Two consecutive weekends of wild weather in the Waikato late last month underlined the increased risks the region faces from river flooding, Environment Waikato’s river and catchment services committee heard yesterday.
“The reality is that as a region we need to be better prepared to cope with river flooding and to minimise the risks we face,” committee chairman Stuart Kneebone said after a briefing to the meeting. The Queensland and Victoria floods had also highlighted the importance of planning for a large scale disaster and working closely with various agencies to reduce the effects.
“River flooding is the most frequent natural hazard we face and we can’t afford to be complacent about it. We need a closely coordinated, multi-faceted approach to managing and reducing this risk.”
Regional hazards and emergency management programme manager Adam Munro told the committee there were 20 major rivers and about 1400 streams in the wider Waikato. Just under a tenth of the region was in known flood hazard areas. “Hotspots” included the Coromandel, the Waihou and Piako river catchments, parts of Hamilton and surrounding areas, the lower Waikato River, parts of the Waipa River catchment, the upper Waikato River, Lake Taupo and the west coast around Awakino, Marokopa and Raglan.
Mr Munro said there had been extensive urban and rural development of flood prone areas, which contained about $15 billion of building and developments. The extensive flood protection infrastructure in the region would cost about $500 million to replace.
Climate change was forecast to increase extreme rainfall events and raise sea levels. While the Waikato had been able to handle extreme weather events in recent years Mr Munro said he was concerned about the region’s ability to handle a really big river flooding event. Also, recent work on river flood trends had shown a rapid increase in development proposals within flood hazard areas over the past five years.
“River flood hazards are subject to the impacts of more frequent and severe weather systems, population growth, pressure for development in areas prone to flood hazards and significant land use changes in the upper catchments of the Waikato River system,” Mr Munro said.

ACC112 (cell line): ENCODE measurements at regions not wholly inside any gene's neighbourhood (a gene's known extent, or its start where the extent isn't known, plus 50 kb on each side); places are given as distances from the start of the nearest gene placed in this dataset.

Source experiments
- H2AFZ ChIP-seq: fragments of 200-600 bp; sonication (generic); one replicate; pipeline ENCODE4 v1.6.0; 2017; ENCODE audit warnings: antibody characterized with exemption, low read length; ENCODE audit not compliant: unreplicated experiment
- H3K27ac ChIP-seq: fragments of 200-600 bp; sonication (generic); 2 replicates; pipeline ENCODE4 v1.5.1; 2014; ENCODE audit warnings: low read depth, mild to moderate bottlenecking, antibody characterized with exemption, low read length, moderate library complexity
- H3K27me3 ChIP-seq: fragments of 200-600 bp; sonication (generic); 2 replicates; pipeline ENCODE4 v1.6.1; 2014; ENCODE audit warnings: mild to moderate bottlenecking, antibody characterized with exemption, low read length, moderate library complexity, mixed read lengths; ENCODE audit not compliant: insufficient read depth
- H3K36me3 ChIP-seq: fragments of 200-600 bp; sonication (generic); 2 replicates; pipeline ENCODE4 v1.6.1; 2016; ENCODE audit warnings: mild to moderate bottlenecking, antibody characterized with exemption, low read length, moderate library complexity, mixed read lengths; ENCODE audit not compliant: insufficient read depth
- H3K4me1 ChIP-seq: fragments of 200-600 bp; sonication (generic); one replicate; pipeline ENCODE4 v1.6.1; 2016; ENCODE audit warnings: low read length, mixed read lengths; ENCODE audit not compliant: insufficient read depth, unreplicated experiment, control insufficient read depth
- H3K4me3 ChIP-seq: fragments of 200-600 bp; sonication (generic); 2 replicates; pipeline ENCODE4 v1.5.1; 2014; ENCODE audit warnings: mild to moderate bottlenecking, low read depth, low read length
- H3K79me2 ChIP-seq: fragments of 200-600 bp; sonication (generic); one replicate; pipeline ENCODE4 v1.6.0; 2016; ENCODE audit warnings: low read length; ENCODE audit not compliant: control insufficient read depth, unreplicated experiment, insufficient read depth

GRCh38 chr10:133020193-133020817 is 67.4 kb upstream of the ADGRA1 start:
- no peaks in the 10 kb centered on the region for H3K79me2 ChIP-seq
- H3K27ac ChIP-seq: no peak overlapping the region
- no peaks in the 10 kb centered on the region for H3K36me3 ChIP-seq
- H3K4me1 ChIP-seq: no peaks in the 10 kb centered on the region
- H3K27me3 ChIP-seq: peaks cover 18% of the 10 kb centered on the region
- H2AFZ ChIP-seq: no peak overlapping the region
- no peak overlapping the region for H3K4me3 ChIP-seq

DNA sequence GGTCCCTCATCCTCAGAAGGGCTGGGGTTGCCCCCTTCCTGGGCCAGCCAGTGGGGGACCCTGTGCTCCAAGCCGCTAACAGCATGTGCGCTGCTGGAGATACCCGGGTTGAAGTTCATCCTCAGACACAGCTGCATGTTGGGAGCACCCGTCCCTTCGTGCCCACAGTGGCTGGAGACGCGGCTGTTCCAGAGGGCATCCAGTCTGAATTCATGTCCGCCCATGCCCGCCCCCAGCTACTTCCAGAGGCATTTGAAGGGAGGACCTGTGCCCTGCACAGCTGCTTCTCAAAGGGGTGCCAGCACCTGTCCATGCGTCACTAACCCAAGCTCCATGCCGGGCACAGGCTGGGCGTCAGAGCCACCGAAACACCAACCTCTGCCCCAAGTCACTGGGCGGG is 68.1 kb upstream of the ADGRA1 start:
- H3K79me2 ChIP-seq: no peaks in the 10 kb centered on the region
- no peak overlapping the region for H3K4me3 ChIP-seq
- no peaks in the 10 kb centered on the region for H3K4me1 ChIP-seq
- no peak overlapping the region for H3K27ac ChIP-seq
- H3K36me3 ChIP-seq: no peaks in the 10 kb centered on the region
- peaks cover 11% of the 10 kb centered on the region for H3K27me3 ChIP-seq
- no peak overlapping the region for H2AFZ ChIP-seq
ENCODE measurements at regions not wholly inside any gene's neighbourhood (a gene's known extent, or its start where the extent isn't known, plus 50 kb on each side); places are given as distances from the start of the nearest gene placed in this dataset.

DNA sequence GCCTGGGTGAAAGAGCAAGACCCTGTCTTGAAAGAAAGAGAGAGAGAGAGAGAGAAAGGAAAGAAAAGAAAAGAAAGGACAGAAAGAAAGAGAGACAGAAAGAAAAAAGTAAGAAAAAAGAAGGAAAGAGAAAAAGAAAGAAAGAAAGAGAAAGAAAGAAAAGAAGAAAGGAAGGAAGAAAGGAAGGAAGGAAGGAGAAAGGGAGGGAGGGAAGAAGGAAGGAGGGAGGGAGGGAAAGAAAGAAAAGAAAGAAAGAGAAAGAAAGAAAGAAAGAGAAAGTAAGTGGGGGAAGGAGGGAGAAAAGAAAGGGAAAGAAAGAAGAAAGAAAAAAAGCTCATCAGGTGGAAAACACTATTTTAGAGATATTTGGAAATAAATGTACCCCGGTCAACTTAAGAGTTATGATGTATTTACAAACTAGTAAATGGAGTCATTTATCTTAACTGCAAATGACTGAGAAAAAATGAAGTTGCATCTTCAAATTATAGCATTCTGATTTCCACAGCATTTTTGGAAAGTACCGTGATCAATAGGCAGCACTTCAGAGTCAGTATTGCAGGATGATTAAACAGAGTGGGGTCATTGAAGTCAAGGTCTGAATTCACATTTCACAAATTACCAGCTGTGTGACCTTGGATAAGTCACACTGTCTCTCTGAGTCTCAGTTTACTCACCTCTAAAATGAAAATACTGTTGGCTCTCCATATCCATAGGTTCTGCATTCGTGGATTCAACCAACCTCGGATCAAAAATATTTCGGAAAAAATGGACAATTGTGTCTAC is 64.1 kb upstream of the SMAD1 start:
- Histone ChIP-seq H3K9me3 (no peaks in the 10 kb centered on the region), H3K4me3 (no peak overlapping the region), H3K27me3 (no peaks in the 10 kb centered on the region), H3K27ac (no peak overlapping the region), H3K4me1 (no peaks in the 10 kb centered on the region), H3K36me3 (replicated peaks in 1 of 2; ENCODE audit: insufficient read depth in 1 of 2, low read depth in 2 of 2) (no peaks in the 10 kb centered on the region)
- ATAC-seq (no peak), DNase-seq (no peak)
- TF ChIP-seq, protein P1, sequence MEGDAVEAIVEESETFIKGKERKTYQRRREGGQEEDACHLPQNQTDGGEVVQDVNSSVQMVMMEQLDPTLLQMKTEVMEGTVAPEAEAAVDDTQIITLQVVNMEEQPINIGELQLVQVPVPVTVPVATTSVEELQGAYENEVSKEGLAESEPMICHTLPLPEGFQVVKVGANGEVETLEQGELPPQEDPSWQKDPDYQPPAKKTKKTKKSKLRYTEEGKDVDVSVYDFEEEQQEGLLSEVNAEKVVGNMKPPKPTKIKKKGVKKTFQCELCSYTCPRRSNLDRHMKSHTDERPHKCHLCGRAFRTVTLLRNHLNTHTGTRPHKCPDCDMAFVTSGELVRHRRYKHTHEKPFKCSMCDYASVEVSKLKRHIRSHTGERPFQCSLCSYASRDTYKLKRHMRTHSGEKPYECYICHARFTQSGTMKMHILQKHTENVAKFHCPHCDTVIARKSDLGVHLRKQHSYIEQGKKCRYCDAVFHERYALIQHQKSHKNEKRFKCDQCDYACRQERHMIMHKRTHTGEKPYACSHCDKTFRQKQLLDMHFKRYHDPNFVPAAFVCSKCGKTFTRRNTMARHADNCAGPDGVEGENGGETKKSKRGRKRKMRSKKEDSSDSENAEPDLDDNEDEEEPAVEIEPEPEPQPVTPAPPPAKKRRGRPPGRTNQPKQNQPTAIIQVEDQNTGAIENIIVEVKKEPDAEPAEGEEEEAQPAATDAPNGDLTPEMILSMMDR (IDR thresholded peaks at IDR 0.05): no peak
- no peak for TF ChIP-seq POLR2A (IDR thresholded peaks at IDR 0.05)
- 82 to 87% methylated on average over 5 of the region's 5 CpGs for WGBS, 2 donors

The current review of the Waikato Regional Policy Statement was examining what more could be done to manage and mitigate river flooding risk, including improving policy and planning, and building public awareness of the risks, he added. It was important for local communities and property owners to ensure they were aware of the risks from flooding in their locality.
Cr Kneebone said EW’s co-ordinated approach to river flood management had already significantly reduced the impact of flooding on Waikato communities.
“In co-operation with agencies like Civil Defence and local councils, we will be looking closely at what more we can do to manage the situation in the face of factors such as climate change and development pressures.
“It’s important that we get this right when it comes to protecting lives and property from the ravages of river flooding,” Cr Kneebone said.
“Communities can potentially become complacent when we go for long periods without significant events but it’s important for us all to keep our eye on the ball when it comes to flooding.”